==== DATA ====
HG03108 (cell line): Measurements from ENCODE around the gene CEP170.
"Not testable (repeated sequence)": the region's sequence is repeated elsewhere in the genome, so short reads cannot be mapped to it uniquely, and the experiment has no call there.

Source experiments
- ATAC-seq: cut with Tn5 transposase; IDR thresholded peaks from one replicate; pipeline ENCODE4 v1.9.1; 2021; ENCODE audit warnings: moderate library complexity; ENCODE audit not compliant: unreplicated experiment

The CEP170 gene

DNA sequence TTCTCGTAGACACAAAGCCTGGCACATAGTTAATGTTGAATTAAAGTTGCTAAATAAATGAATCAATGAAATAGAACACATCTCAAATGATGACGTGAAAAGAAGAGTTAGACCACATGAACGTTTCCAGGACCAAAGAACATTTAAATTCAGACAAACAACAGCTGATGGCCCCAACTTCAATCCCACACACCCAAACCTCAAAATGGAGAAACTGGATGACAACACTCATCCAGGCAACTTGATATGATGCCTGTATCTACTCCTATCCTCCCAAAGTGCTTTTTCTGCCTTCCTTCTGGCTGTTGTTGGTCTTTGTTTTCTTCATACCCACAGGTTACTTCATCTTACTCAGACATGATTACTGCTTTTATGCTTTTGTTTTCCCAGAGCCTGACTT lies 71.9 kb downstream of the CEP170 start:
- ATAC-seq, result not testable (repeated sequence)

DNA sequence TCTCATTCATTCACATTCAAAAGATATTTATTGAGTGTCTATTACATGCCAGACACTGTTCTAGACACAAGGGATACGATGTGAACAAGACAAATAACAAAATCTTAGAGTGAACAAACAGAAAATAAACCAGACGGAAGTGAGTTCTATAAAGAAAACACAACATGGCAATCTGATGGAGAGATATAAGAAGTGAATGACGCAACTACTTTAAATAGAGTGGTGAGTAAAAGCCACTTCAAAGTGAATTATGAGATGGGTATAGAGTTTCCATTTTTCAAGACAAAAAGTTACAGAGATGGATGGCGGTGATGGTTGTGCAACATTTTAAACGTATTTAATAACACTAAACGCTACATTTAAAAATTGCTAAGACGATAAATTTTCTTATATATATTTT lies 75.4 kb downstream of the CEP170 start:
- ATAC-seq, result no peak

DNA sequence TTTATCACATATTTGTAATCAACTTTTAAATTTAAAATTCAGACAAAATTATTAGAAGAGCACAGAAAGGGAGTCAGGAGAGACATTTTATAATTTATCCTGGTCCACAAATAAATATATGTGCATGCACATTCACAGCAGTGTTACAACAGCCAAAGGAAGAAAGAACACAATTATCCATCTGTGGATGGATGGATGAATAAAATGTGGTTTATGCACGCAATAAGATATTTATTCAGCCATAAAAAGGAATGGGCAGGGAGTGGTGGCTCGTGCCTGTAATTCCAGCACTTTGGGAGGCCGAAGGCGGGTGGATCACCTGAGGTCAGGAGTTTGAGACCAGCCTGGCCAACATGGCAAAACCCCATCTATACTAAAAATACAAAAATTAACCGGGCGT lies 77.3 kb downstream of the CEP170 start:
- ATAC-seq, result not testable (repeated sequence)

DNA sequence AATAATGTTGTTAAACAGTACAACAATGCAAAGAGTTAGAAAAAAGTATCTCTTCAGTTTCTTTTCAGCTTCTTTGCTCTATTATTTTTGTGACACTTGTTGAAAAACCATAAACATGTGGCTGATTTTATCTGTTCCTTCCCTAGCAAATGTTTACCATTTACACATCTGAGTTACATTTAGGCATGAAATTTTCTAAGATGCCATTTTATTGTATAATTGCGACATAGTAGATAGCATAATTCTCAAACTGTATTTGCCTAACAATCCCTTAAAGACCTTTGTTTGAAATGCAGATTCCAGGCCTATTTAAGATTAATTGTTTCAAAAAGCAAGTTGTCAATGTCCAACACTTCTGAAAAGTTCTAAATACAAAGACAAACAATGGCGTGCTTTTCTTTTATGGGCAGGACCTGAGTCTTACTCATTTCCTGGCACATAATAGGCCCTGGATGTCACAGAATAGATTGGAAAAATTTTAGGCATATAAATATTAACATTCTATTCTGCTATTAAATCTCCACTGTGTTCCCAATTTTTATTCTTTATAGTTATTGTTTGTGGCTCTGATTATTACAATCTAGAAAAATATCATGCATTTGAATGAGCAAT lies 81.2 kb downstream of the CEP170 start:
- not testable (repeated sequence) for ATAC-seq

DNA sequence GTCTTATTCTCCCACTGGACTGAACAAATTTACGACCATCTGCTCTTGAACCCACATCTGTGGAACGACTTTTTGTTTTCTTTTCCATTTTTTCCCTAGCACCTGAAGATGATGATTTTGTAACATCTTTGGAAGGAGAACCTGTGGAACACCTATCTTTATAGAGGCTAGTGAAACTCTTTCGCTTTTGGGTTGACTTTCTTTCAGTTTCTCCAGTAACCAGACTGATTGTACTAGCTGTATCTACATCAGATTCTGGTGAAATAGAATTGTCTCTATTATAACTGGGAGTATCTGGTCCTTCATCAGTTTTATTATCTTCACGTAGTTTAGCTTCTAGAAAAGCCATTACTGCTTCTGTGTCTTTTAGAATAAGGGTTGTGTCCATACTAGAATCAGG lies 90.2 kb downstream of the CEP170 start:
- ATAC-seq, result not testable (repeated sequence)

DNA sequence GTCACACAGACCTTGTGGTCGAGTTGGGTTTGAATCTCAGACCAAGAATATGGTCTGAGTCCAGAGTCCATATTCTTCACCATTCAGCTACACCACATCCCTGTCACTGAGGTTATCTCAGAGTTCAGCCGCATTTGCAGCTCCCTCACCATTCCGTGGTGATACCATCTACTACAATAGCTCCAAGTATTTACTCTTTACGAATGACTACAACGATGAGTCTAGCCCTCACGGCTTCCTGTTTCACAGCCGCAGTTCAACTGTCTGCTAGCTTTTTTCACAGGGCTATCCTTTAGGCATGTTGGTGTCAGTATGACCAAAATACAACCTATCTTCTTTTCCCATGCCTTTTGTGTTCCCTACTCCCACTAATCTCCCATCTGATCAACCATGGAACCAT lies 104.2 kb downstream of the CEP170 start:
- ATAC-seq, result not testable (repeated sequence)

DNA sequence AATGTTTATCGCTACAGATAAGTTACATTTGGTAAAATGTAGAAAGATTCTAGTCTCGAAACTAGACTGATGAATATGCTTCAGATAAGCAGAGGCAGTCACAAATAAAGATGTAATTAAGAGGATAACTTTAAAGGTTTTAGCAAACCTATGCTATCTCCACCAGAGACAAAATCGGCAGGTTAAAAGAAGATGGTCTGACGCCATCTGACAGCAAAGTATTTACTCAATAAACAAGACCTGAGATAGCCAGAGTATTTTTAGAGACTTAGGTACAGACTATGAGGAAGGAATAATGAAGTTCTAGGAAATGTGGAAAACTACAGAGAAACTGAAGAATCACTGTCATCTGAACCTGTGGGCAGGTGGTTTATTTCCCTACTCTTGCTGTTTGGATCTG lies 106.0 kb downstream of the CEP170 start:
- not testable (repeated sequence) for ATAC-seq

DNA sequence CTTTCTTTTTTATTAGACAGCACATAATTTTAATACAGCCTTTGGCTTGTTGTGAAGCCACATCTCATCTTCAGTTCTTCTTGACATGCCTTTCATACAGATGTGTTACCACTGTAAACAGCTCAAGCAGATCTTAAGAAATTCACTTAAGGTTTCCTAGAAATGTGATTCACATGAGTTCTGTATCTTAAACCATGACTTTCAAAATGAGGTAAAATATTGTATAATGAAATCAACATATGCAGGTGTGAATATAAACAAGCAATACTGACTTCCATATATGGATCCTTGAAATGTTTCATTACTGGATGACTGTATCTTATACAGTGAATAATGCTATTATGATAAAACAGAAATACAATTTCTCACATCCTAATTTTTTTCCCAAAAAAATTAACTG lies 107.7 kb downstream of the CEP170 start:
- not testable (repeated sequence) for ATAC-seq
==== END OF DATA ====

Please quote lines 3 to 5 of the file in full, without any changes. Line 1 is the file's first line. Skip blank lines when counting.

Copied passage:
Source experiments
- ATAC-seq: cut with Tn5 transposase; IDR thresholded peaks from one replicate; pipeline ENCODE4 v1.9.1; 2021; ENCODE audit warnings: moderate library complexity; ENCODE audit not compliant: unreplicated experiment

The CEP170 gene